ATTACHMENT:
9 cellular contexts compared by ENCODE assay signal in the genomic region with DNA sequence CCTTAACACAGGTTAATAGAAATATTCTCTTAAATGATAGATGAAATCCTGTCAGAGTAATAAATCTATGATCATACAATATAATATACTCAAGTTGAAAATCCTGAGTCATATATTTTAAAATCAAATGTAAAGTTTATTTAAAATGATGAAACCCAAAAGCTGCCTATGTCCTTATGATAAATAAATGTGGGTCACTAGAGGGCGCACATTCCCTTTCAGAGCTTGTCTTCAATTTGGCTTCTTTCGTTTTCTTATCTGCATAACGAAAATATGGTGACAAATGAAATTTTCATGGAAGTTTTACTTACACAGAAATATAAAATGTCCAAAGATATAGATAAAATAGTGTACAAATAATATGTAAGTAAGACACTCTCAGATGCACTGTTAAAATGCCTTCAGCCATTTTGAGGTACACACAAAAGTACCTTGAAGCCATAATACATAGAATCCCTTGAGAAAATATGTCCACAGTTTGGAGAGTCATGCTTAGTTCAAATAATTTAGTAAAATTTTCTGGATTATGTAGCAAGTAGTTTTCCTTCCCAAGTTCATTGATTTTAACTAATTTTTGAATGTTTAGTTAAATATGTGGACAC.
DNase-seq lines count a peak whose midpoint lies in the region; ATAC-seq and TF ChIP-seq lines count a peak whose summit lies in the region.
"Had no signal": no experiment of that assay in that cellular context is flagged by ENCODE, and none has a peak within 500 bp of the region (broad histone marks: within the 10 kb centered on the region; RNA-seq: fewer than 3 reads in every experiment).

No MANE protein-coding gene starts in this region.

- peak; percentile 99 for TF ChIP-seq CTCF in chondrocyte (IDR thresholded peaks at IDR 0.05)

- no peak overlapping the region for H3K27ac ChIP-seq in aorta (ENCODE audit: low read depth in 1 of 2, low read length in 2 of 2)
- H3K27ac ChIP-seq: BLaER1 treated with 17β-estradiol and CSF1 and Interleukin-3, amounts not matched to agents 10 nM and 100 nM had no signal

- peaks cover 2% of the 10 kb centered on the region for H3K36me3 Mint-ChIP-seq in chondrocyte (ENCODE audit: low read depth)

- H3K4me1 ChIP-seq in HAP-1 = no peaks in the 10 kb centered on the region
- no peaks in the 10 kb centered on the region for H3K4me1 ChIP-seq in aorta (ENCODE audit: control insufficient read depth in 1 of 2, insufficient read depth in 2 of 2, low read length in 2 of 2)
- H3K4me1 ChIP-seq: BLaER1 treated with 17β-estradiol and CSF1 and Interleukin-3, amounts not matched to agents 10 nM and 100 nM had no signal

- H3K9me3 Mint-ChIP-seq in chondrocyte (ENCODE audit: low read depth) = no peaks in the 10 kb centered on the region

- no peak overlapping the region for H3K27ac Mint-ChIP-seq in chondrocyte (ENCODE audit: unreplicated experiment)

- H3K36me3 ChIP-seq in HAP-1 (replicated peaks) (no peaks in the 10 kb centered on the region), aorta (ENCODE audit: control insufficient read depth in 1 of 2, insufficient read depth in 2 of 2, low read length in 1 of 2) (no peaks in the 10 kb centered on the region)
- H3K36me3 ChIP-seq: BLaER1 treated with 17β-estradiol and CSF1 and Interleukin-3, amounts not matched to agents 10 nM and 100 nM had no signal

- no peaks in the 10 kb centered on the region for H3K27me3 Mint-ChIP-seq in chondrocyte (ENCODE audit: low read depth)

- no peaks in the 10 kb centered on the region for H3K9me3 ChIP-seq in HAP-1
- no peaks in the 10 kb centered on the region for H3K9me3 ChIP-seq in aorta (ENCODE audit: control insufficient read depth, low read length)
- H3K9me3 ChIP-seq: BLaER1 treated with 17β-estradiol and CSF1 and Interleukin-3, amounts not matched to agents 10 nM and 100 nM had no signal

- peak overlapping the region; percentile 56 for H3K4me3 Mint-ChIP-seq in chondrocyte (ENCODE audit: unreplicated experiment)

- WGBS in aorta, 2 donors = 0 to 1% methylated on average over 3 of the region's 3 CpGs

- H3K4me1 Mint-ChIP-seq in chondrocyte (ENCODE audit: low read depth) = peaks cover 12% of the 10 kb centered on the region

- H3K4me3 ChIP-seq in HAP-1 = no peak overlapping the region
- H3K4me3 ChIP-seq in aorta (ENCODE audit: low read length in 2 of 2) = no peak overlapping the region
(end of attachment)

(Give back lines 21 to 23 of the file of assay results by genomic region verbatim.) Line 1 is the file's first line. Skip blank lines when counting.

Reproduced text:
- WGBS in aorta, 2 donors = 0 to 1% methylated on average over 3 of the region's 3 CpGs

- H3K4me1 Mint-ChIP-seq in chondrocyte (ENCODE audit: low read depth) = peaks cover 12% of the 10 kb centered on the region

- H3K4me3 ChIP-seq in HAP-1 = no peak overlapping the region